I’ve already covered a very visual aspect of my trip to London last week, but I didn’t just visit the Victoria & Albert Museum. On this blog I’ve covered other educational institutions in London which are open to the public, but this one is different, it is a building steeped in history and learning, designed purely for the purpose of public education, at a time when access to state education was inconsistent.
It’s also a place that I have fond memories of as a child, in the form of school trips and family days out, mainly during the school holidays. I think that this is probably true for a lot of British people, and many more tourists and visitors.
When visiting purely for the purpose of seeing the exhibits however, much is neglected. The facade of the building is often admired (and featured in the background of many a group photo), but what about the extraordinary details of the interior? What about the colonial background of some of the objects collected? And the personal mission of the men behind the museum?
This is a record of some of my own thoughts and observations, walking around the polished halls of the museum again, as an adult, re-visiting childhood memories in this space.
Previous posts have discussed the activities of Americans in Vietnam, of Portugal’s colonial activities in the New World, and even of Europeans in north Africa. But I’m ignoring my own blind spot. What about the literal elephant in the colonial room? People tend to forget that the British Empire affected everything in Britain, from the motives of individuals, to the motifs on individual buildings. It’s not just across Africa and Asia that “colonial” architecture can be seen, designed to intimidate, to project an image of benevolence and grandeur, majestic, and oddly paternal, an enduring influence. Built to last, and to “educate” the masses, to give a lasting impression.
(main hall, with new blue whale display!) I remember having to collect my sister from this information point about 15 years ago when she got lost, separated from our grandparents, and was returned here…
Intricate, life-like cravings on pillars stemming from the main hall. All of the animals are found at an “appropriate” level, e.g, snakes at the bottom, ram at knee-waist level (depending on your height!) and apes at the very top, towards the roof.
Note the detail on the roof tiles. The scientific, Latin names of plants are recorded alongside their painted pictures. No aesthetics without educational value in this building!
How have I never noticed the Frederick Selous memorial before? It’s an incredible testament not just to the man, but to the zeitgeist, the “spirit of the age” that was Victorian Britain. Of course Selous’ skills as a hunter provided the Natural History Museum with much of the stock for its mammal collection. I should add, the plaque was actually unveiled in 1920, some decades after Selous’ death, but clearly his reputation was cemented, his fame grew into something of a literary legend. Selous was a young “ivory hunter” who had been inspired by the writings of Dr. Livingstone and others since his public schoolboy days, who grew into the embodiment of Empire. His physical appearance was evidence of his strength, and his fighting alongside Robert Baden-Powell ensured his military fame. Last but not least, Selous had strong connections to the man who (even to this day) is seen as the personification of “Empire” in Britain – Cecil Rhodes.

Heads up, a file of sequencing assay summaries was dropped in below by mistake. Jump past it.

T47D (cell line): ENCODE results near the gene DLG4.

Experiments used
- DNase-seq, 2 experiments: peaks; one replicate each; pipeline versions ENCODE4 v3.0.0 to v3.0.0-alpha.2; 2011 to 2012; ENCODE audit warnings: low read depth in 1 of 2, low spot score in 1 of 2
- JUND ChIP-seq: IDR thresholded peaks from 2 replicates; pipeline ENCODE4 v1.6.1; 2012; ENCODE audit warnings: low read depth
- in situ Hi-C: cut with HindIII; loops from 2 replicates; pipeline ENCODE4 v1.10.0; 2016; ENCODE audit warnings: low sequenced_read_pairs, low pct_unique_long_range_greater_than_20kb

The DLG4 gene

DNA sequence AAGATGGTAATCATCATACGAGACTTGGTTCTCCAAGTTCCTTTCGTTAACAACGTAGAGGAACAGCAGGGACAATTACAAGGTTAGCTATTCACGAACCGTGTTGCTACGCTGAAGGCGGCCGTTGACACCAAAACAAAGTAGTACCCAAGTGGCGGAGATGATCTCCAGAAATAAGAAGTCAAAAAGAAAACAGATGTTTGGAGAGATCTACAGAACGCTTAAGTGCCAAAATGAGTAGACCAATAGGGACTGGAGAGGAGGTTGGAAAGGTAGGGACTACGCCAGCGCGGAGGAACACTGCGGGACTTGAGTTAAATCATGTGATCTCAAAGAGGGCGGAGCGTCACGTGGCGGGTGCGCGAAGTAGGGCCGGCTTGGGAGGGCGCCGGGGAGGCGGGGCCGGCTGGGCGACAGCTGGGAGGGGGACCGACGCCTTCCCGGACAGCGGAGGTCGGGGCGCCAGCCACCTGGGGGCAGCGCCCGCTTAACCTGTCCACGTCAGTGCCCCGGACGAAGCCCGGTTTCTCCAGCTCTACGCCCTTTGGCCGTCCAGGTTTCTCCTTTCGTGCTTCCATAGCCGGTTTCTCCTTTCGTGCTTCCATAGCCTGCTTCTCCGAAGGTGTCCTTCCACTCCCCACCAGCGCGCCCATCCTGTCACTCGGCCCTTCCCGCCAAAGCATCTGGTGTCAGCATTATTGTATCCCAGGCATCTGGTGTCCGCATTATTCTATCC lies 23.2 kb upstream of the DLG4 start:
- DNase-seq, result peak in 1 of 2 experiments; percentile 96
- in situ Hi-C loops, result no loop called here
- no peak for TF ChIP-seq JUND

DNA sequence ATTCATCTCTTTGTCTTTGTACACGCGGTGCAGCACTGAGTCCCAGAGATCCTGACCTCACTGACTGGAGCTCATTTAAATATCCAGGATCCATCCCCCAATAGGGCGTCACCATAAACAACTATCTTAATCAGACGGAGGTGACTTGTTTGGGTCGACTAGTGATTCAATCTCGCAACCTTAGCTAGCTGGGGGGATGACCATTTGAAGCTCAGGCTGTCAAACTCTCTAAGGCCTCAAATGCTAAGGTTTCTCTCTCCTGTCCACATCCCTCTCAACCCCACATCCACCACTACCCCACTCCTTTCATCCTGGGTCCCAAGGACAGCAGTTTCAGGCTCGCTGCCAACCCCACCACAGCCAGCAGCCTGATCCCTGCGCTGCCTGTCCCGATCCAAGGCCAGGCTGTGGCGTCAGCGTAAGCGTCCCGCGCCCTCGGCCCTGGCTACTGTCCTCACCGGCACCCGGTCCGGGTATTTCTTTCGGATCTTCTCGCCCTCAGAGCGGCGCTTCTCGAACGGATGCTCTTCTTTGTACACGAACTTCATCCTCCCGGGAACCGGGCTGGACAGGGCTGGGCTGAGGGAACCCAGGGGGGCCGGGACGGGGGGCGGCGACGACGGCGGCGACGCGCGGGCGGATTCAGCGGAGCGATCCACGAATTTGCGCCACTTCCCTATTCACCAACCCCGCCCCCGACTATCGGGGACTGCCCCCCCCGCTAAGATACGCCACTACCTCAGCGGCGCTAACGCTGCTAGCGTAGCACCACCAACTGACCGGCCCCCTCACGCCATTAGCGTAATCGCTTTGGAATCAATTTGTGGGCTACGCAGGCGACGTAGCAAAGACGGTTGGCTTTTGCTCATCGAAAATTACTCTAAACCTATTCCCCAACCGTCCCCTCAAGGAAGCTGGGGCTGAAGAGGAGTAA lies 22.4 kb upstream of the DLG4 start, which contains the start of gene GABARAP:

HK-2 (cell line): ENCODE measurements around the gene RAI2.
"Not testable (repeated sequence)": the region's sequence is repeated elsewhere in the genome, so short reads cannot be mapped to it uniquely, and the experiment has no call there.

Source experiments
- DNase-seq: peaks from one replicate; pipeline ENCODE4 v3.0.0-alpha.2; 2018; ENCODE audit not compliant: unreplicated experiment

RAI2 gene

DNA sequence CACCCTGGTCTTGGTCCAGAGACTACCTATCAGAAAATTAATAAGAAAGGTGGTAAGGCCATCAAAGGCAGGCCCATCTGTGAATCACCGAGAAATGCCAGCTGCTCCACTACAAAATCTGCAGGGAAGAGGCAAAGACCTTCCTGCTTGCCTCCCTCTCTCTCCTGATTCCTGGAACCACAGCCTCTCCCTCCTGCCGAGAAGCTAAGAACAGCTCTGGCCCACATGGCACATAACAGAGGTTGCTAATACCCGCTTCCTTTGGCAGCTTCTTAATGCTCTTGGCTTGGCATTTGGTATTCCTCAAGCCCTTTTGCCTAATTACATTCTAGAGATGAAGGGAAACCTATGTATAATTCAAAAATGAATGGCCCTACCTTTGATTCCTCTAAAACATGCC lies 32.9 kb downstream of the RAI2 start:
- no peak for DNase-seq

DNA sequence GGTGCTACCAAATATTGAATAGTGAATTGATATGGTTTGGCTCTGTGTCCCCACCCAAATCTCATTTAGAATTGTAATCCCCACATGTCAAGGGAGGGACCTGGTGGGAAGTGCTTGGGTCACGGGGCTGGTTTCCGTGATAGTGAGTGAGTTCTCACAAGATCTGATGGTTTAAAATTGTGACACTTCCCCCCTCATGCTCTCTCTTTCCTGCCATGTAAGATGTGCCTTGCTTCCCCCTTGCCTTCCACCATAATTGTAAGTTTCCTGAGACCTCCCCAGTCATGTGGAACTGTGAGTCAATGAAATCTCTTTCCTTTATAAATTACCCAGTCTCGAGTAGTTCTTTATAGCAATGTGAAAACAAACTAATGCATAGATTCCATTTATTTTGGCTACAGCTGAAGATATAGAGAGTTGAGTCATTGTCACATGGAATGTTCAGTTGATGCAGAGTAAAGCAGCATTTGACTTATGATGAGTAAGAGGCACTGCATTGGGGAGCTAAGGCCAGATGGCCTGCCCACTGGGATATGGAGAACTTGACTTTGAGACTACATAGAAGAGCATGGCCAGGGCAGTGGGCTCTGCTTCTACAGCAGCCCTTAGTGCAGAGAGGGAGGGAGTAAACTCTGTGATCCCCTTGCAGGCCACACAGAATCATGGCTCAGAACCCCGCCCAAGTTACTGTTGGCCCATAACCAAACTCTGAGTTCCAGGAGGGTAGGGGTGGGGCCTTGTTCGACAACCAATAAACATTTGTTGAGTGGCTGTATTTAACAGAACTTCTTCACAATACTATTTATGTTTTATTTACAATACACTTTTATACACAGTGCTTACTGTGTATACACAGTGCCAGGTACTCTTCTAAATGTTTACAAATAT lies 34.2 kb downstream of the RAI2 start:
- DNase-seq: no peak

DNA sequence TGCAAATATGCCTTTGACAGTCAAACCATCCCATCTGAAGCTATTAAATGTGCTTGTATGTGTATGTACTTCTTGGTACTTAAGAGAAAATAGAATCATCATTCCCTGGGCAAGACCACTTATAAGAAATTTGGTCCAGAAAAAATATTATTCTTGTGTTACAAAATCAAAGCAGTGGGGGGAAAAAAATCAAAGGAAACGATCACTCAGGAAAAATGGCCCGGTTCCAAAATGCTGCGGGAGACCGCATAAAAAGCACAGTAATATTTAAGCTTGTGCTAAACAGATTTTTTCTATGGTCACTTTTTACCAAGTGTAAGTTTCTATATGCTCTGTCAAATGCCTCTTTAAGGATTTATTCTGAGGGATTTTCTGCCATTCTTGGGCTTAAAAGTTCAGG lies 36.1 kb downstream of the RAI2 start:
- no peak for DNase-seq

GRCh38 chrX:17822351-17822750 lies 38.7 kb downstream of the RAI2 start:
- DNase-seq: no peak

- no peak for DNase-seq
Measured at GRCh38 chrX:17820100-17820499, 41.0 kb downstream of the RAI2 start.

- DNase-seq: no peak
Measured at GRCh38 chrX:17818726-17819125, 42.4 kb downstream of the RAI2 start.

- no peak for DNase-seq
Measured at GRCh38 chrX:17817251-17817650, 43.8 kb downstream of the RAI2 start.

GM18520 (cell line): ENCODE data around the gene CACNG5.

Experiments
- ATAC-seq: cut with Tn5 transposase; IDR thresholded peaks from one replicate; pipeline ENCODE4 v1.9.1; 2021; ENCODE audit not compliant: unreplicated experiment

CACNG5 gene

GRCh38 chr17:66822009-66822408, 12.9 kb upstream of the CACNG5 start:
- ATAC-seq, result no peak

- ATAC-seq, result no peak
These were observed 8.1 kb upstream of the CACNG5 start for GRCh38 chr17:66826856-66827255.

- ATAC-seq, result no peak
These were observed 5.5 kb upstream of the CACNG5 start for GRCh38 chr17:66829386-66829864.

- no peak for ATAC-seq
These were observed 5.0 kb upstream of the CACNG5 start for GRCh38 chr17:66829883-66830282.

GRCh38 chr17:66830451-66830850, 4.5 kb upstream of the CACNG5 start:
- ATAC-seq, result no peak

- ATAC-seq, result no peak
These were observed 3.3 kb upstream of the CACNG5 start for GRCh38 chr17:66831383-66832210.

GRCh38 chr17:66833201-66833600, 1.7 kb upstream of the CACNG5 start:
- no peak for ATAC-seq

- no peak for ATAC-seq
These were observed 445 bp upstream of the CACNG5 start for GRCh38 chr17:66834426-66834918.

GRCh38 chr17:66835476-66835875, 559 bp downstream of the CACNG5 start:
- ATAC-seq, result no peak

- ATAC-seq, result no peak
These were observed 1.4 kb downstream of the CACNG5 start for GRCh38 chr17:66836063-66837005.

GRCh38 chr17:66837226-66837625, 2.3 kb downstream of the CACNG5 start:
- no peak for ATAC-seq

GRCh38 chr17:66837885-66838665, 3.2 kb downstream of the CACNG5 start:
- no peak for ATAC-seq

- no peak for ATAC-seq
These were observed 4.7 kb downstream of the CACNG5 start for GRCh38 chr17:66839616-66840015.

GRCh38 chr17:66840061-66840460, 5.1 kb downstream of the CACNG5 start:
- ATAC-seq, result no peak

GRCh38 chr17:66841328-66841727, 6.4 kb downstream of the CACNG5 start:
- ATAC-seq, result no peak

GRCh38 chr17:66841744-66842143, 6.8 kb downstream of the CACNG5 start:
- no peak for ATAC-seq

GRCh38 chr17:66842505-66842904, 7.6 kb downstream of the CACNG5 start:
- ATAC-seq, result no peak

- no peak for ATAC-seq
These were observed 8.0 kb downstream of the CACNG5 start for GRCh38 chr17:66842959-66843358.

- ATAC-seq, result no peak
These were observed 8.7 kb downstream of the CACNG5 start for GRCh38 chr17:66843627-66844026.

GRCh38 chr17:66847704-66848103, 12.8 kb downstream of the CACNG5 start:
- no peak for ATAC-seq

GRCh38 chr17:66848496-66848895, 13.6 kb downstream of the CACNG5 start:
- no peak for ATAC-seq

For further reading on “beasts, Burma and British imperialism”, including the apparently contradictory colonial wildlife legislation can be found on the intriguing blog Colonizing Animals.
It’s not just in the stuffed animal collections that a post-colonial legacy is evident. I noticed some really fascinating details on the labels of the NHM’s mineral collections;
My visit was a great reminder that museums are far from “neutral” spaces. Though we may have personal memories of them, they belong to a collective identity, not just the society which they currently exist in, but that which they were founded in. There are some objects which reach museums by dubious means, and some aspects of museum ethnography which raise moral issues which didn’t exist in previous centuries. The future of all Victorian institutions however, is a double-edged sword; on one hand they continue to educate and provide enjoyment for the general public, on the other, they are a haunting reminder of a colonial past, whose spirit lingers in them to this day.